Pattonville High School Guys and DollsBy Cappies • Feb 21st, 2013 • Category: Cappies
On Saturday, Feb. 16, Pattonville High School thoroughly entertained the audience in their production of Guys and Dolls. The show was fluid, energetic, and fun; the audience laughed throughout the whole show. The entire cast seemed to have as much fun performing as the viewers had watching.
Guys and Dolls is the story of unrepentant gamblers and unexpected love. High-roller Sky Masterson finds himself in the company of Christian mission leader Sarah Brown after making a wager that he could take her to Havana. The bet was made by Nathan Detroit, who needed money to host a craps game. Nathan’s fiancé of fourteen years, Adelaide, is greatly distressed by the long engagement and hassles Nathan for a wedding throughout the entire show. In 1950, Frank Loesser, Jo Swerling, and Abe Burrows created the musical that would be loved for decades.
Pattonville did an excellent job displaying the relationships between the different characters. The set was creative and aided in the flow of the play. The costumes were period accurate and colorful, giving the production life. The actors were filled with energy as they sang and danced across the stage. The lighting was dynamic and added to the moods of each scene. Overall, the school gave an exceptional performance.
Kalen Riley, in the role of Sky Masterson, showed the suave sarcasm of his character very well. He had great chemistry with Sarah Brown, played by Sarah Vik. Vik had a lovely operatic voice and could hit every note. While the two leads did an excellent job, the secondary leads stole the show. Nathan Detroit (Aaron Landgraf) was energetic and added life and movement to the show. He interacted well with the others on stage and performed well in his song “Sue Me.” His paramour Adelaide (Anna Pirrie) seemed to channel Vivian Blaine, who played the same role in the original stage production and on film. Her accent was spot-on and her dancing was great.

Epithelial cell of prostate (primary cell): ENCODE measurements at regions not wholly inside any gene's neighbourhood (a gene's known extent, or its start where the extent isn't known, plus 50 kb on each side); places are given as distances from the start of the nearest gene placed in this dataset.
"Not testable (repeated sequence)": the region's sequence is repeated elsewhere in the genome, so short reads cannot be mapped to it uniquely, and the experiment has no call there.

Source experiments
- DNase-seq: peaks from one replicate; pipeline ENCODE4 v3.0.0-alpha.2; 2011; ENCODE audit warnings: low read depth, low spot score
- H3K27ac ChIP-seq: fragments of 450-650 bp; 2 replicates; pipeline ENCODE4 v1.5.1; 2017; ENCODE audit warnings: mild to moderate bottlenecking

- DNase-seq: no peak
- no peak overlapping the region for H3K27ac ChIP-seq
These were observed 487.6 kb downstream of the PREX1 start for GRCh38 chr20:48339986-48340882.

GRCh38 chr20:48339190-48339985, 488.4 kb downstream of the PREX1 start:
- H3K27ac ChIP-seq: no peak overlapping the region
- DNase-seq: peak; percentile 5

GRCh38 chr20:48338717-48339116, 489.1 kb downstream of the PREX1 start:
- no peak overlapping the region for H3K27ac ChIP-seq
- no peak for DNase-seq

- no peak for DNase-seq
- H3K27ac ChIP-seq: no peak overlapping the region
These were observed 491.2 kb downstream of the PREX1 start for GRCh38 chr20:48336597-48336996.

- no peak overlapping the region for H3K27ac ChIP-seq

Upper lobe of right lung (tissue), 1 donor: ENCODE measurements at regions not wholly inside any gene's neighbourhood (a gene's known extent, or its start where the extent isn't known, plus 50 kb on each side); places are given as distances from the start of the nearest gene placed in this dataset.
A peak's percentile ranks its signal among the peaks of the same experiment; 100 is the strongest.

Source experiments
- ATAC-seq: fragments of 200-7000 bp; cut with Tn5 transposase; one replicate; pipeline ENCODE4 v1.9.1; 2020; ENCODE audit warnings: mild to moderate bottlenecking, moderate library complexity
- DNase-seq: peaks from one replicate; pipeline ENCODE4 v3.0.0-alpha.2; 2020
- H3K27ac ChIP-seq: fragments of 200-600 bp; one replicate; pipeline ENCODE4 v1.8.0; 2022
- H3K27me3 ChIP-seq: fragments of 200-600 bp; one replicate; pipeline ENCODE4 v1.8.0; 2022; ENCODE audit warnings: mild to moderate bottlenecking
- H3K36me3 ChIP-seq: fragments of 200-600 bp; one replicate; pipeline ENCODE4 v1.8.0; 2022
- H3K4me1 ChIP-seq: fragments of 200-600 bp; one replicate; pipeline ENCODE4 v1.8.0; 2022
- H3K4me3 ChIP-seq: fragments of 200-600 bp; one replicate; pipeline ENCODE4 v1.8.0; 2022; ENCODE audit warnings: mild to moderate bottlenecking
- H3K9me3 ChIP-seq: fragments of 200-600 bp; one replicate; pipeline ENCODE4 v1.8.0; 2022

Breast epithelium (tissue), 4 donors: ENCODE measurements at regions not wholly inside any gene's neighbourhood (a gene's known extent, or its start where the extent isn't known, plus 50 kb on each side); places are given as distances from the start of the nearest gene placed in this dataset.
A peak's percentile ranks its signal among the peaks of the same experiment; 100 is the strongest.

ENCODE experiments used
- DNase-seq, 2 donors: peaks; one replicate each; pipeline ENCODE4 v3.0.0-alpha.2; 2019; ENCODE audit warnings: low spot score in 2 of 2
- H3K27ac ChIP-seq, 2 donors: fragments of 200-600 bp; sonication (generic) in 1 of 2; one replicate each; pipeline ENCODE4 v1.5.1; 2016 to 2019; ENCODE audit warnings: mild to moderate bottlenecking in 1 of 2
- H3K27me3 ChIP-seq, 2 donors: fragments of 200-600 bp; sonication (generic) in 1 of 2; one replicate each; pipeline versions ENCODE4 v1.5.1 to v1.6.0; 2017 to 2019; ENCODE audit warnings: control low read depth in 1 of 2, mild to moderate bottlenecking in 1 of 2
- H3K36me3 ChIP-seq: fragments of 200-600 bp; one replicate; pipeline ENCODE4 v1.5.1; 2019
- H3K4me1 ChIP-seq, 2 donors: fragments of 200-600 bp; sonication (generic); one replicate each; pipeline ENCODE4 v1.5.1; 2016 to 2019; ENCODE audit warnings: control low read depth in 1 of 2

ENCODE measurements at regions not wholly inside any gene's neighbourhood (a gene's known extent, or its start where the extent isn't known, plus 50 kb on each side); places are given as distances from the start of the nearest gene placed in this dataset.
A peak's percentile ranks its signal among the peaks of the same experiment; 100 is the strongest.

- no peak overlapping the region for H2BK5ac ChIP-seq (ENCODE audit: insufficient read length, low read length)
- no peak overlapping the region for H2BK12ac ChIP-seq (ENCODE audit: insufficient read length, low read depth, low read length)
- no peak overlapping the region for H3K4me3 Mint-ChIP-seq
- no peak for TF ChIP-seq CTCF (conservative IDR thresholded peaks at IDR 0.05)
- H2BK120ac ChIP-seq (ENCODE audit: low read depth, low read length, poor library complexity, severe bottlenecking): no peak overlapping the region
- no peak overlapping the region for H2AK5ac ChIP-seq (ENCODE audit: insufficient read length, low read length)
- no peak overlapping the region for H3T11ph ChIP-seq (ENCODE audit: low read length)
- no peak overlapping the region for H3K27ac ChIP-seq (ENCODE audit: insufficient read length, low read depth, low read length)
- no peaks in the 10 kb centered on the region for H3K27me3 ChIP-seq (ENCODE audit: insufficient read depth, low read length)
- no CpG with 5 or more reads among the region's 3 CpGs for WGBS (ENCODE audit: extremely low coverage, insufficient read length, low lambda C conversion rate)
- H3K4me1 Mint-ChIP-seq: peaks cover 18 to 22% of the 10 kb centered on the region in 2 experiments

Although the main actors did an excellent job in their performances, they were not the only ones. Nathan’s sidekicks, Benny, Nicely-Nicely, and Rusty Charlie, were played by Jacob Painter, Kyle Baldwin, and Devin Harris respectively. They worked together through the whole production but also stood out on their own. Baldwin did a great job in his song “Sit Down, You’re Rockin’ the Boat.” All three were able to sing their lines in the difficult “Fugue for Tinhorns.” The Hot Box Girls all danced well and in time; everyone seemed to know the steps.
The technical side of the play was outstanding. The lights, designed by Elizabeth Watson, were vivid and nearly every spotlight was even and on its mark. Although sound had some technical difficulties, the audience members in the balcony could hear nearly every word. Two set pieces that stood out were the Hot Box Stage and the New York City backdrop; both were filled with color and it was evident that a lot of work went into their construction. The costumes (led by Ana Cruz) only added to the effect of the production. Overall, the play would not have been the same without the work of the technical department.
Pattonville High School put on an enjoyable production that was fun for all who watched. The audience learned that love can come from unexpected places. The costumes, set, and music transported the audience to the early twentieth century.
by Anna Weeden of Holt High School
This article can be linked to as: http://stlouis.showbizradio.com/goto/331.